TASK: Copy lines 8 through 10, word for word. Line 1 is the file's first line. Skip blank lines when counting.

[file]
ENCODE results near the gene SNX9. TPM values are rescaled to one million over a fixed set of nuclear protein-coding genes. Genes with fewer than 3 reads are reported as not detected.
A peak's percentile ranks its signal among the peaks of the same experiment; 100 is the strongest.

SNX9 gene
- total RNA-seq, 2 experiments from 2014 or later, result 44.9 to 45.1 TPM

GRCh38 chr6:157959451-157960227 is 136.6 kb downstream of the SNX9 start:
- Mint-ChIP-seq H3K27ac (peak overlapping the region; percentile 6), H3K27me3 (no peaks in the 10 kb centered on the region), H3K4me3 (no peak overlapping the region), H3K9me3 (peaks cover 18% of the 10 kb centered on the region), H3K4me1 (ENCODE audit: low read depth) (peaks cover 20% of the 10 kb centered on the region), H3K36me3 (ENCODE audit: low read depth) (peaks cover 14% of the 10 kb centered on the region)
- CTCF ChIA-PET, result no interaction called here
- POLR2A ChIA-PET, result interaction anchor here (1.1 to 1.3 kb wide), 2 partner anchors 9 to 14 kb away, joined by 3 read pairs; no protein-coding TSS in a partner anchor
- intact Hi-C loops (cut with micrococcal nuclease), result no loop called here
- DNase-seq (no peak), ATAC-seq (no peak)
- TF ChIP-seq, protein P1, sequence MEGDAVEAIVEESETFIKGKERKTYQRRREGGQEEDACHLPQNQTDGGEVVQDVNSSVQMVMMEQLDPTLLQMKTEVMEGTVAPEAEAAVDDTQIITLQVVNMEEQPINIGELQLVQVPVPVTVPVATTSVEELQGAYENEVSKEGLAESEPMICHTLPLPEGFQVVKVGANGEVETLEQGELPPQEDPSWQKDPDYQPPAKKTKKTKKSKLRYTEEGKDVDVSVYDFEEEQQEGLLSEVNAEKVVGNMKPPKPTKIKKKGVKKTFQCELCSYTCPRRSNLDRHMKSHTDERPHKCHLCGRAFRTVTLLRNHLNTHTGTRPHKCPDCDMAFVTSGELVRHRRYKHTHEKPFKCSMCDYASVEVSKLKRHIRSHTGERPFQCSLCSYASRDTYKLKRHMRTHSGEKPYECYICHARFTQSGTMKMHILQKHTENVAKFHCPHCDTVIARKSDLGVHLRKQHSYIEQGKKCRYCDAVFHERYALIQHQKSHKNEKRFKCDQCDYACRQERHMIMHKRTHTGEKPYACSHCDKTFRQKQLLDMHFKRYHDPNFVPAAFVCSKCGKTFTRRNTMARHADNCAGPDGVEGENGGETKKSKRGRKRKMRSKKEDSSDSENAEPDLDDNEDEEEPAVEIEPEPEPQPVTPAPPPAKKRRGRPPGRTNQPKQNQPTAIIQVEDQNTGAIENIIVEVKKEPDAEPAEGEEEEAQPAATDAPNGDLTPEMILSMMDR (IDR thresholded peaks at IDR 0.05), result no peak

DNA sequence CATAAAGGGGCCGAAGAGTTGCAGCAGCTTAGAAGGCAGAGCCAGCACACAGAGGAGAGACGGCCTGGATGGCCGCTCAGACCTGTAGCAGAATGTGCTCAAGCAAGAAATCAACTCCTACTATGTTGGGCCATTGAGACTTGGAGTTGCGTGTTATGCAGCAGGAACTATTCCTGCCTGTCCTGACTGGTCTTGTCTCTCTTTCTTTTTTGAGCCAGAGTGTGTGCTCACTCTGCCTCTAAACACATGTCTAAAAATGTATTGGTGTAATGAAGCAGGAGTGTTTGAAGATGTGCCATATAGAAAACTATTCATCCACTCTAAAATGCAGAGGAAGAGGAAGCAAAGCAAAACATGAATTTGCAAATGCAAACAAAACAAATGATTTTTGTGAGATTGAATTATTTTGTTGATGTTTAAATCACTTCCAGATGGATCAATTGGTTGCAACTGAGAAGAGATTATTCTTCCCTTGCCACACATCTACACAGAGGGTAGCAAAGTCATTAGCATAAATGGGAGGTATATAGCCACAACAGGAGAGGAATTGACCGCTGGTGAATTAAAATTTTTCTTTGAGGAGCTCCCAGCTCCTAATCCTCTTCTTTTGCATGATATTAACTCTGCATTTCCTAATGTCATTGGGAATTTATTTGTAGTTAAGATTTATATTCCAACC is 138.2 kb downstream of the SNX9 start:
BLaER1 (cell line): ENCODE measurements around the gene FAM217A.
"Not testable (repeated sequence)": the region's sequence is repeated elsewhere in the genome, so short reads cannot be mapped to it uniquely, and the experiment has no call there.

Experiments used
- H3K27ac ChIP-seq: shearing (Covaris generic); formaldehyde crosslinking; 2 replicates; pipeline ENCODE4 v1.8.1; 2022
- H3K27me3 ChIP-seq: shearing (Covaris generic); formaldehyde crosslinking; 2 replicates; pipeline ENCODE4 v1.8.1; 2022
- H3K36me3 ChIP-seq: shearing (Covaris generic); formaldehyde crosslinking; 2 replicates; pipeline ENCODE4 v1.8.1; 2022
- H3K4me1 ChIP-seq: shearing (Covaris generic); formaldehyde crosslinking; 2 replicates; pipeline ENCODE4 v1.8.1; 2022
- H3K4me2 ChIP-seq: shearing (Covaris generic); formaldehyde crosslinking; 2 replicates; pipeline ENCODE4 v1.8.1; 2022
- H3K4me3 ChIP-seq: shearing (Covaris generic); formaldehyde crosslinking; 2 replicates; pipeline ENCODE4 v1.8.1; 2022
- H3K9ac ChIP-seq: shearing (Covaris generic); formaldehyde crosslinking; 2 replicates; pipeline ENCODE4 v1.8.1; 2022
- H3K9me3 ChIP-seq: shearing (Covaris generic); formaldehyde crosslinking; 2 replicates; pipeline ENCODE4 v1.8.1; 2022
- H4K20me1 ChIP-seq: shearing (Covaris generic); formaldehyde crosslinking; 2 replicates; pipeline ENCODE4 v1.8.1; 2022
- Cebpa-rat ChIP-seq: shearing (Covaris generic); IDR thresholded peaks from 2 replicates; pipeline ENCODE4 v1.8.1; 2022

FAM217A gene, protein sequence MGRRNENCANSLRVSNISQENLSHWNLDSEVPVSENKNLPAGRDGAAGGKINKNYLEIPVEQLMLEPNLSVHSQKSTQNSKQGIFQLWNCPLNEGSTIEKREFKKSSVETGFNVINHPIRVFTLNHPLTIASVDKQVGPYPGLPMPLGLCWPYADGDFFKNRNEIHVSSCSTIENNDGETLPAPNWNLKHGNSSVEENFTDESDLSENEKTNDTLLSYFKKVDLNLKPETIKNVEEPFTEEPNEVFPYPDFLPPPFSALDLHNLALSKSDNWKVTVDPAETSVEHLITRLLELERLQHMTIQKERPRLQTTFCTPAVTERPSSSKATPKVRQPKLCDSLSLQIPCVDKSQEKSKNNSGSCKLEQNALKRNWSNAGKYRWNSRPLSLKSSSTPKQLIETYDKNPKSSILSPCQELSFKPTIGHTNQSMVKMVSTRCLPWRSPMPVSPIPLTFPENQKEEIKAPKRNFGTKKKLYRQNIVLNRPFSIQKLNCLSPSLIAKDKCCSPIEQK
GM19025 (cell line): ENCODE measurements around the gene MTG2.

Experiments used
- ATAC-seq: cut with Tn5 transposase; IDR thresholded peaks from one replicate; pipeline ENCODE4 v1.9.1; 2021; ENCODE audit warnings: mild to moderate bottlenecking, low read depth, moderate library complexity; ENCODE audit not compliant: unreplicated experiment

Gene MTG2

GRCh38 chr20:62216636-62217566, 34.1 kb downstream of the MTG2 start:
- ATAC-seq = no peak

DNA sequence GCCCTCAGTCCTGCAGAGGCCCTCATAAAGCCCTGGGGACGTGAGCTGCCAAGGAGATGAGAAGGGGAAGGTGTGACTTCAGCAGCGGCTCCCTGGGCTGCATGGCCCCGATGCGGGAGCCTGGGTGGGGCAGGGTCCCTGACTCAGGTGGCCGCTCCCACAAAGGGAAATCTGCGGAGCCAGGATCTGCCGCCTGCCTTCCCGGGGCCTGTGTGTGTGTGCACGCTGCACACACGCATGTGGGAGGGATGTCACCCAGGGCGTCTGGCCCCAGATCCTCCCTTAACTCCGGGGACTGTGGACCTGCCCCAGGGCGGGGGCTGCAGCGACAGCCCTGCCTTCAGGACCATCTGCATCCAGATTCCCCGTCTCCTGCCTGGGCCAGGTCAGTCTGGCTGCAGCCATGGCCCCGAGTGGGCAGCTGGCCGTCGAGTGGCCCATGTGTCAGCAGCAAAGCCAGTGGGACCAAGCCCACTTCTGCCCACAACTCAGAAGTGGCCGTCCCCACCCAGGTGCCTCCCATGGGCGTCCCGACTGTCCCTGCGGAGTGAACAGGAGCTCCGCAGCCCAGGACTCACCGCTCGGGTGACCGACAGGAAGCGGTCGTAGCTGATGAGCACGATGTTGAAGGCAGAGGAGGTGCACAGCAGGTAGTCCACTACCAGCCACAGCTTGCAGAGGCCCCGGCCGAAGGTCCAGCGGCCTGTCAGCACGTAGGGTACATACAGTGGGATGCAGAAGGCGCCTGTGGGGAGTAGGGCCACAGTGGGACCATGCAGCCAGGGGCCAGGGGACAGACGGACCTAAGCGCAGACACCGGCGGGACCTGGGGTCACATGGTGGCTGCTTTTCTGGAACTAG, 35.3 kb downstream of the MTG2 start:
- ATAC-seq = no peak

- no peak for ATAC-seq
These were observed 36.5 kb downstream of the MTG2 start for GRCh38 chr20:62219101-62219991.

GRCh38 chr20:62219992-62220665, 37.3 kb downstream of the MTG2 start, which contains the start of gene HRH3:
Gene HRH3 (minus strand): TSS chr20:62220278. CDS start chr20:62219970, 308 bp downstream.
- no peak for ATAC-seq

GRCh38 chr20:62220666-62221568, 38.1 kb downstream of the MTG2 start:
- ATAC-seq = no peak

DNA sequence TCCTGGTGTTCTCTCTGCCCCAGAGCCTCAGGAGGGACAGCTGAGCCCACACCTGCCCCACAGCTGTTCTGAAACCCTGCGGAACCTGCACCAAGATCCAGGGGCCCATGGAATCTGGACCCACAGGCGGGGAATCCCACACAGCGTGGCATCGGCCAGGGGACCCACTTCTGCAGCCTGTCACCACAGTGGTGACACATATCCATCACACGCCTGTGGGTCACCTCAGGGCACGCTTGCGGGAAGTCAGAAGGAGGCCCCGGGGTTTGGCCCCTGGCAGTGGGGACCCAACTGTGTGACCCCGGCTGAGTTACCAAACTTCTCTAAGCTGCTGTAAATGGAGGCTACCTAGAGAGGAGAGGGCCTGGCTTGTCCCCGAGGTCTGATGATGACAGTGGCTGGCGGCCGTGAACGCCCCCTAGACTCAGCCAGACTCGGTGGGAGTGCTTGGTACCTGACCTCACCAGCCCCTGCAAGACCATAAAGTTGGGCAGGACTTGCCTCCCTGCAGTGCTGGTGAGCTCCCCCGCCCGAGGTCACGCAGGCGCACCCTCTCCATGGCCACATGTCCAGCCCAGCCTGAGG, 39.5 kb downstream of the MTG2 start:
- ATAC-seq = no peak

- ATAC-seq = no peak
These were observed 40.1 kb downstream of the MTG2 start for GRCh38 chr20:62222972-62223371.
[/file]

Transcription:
- POLR2A ChIA-PET, result interaction anchor here (1.1 to 1.3 kb wide), 2 partner anchors 9 to 14 kb away, joined by 3 read pairs; no protein-coding TSS in a partner anchor
- intact Hi-C loops (cut with micrococcal nuclease), result no loop called here
- DNase-seq (no peak), ATAC-seq (no peak)